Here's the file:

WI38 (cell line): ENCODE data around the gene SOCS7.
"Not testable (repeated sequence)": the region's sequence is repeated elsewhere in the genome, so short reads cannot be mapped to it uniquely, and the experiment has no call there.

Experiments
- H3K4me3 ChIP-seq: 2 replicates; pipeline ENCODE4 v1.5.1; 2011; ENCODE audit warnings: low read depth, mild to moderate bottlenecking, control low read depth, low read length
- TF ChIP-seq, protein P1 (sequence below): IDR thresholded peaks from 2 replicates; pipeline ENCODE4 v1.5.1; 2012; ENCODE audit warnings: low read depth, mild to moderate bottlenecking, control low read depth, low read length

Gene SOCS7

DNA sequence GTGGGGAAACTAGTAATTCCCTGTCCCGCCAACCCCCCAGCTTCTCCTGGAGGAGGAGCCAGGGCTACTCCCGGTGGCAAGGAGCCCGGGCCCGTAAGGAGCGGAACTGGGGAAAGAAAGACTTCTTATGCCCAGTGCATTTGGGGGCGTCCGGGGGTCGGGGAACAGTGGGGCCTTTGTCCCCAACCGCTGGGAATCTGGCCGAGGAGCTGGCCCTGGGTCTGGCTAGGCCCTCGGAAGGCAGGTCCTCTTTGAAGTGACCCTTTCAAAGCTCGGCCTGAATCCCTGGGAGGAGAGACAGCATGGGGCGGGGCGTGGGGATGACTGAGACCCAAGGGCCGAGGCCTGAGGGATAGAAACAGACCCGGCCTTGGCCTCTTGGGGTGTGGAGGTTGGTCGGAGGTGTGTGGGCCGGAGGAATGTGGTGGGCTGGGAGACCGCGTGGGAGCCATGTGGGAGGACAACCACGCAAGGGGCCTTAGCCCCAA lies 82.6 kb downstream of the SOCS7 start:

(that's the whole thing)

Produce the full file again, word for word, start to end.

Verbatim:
WI38 (cell line): ENCODE data around the gene SOCS7.
"Not testable (repeated sequence)": the region's sequence is repeated elsewhere in the genome, so short reads cannot be mapped to it uniquely, and the experiment has no call there.

Experiments
- H3K4me3 ChIP-seq: 2 replicates; pipeline ENCODE4 v1.5.1; 2011; ENCODE audit warnings: low read depth, mild to moderate bottlenecking, control low read depth, low read length
- TF ChIP-seq, protein P1 (sequence below): IDR thresholded peaks from 2 replicates; pipeline ENCODE4 v1.5.1; 2012; ENCODE audit warnings: low read depth, mild to moderate bottlenecking, control low read depth, low read length

Gene SOCS7

DNA sequence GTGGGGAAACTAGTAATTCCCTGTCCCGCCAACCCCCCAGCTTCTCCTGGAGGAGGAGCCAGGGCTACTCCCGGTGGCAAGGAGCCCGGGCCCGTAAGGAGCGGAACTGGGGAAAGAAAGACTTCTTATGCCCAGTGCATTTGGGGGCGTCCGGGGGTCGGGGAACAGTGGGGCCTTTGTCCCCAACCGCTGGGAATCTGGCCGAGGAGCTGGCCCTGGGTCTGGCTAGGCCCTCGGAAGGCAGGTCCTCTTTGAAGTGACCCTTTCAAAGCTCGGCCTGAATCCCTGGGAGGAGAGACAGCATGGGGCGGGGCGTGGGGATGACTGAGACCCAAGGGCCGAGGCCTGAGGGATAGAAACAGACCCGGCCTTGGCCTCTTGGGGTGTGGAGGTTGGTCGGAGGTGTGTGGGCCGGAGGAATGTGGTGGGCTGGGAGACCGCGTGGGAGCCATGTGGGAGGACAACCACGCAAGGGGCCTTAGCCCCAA lies 82.6 kb downstream of the SOCS7 start: